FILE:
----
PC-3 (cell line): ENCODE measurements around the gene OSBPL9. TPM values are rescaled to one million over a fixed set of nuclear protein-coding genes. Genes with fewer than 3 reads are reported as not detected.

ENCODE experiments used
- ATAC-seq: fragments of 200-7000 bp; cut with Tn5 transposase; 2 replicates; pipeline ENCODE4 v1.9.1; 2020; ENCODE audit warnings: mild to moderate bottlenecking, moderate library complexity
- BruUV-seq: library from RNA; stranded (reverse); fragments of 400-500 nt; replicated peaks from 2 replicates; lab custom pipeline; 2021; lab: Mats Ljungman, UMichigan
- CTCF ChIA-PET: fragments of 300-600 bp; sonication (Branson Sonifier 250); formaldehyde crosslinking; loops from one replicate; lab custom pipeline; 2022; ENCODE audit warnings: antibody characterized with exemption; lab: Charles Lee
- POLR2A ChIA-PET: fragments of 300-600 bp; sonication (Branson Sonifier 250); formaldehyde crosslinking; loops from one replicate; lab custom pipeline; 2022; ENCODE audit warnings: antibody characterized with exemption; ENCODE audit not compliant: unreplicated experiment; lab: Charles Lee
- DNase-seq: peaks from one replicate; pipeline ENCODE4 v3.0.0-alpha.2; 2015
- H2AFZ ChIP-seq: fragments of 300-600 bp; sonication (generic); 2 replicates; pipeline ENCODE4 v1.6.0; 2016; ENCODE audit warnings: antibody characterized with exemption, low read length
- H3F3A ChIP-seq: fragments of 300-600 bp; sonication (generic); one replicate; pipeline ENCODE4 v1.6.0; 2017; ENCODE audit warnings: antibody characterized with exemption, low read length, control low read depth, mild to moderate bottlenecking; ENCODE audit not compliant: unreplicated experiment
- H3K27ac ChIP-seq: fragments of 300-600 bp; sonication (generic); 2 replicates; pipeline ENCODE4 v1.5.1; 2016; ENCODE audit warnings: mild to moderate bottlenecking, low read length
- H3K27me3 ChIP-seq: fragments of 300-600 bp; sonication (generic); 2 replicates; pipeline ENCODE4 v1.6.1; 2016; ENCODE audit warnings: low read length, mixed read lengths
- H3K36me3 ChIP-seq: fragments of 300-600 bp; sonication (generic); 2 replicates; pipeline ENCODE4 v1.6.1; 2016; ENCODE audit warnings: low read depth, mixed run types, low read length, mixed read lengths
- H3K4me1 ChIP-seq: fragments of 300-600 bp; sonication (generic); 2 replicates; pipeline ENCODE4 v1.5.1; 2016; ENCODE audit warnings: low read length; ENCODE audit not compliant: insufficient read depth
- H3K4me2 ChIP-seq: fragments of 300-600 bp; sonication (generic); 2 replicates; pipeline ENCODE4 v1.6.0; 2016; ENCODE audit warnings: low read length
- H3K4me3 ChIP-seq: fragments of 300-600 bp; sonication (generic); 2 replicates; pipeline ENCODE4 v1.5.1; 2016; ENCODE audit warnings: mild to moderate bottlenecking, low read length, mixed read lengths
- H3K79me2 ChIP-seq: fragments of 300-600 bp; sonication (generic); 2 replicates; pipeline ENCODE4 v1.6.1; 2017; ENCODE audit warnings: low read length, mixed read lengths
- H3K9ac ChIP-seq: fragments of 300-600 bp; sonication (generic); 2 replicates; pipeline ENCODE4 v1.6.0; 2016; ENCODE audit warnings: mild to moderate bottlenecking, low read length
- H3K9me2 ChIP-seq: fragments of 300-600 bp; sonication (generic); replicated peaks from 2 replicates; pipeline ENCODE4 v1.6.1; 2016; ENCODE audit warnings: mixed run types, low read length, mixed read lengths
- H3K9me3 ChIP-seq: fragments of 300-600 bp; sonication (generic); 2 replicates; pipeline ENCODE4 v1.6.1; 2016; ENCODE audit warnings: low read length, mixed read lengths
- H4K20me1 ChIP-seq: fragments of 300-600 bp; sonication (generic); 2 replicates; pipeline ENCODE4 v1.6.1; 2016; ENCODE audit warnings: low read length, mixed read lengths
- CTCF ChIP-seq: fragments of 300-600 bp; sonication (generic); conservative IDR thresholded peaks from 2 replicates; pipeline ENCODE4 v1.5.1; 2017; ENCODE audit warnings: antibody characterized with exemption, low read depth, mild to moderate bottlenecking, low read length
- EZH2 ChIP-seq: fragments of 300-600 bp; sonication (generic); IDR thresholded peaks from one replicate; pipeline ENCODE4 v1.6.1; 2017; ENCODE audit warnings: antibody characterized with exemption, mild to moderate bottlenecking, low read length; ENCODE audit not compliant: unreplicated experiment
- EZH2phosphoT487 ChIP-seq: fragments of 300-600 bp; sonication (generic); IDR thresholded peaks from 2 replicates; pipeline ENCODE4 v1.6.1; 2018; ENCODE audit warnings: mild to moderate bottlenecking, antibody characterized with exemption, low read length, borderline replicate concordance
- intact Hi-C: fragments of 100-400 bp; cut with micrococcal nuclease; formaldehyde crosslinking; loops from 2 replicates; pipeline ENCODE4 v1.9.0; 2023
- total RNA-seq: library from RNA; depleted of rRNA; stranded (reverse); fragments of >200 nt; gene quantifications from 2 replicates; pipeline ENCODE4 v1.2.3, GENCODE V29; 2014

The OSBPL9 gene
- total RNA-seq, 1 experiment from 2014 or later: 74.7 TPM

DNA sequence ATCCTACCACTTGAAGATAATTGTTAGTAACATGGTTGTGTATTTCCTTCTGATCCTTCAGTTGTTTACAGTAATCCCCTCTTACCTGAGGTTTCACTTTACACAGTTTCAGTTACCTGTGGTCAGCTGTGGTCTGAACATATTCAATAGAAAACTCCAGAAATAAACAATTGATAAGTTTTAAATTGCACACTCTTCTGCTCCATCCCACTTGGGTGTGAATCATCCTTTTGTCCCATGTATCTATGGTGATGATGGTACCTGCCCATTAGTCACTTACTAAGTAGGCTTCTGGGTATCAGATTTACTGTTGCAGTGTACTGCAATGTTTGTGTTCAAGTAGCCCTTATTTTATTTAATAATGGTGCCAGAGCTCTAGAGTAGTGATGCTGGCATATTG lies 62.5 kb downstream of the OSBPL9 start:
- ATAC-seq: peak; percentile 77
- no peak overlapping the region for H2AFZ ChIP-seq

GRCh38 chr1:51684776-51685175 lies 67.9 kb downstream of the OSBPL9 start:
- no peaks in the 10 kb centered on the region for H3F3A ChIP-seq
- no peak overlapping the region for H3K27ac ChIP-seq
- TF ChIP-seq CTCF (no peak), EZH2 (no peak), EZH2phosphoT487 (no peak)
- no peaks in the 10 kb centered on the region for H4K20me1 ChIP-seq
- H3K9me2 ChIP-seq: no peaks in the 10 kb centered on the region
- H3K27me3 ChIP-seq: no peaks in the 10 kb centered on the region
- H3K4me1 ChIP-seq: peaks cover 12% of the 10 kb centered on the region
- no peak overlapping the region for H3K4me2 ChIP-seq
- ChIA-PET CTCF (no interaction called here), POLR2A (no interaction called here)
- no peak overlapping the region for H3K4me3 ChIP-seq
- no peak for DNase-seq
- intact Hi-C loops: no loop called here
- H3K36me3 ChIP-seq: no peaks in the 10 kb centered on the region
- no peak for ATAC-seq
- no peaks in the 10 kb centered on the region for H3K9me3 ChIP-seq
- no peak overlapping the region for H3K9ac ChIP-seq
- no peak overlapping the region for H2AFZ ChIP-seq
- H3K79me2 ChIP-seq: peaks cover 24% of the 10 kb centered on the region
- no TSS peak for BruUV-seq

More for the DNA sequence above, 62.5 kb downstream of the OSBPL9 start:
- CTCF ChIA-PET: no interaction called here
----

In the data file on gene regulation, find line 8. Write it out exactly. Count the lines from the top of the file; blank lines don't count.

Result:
- H2AFZ ChIP-seq: fragments of 300-600 bp; sonication (generic); 2 replicates; pipeline ENCODE4 v1.6.0; 2016; ENCODE audit warnings: antibody characterized with exemption, low read length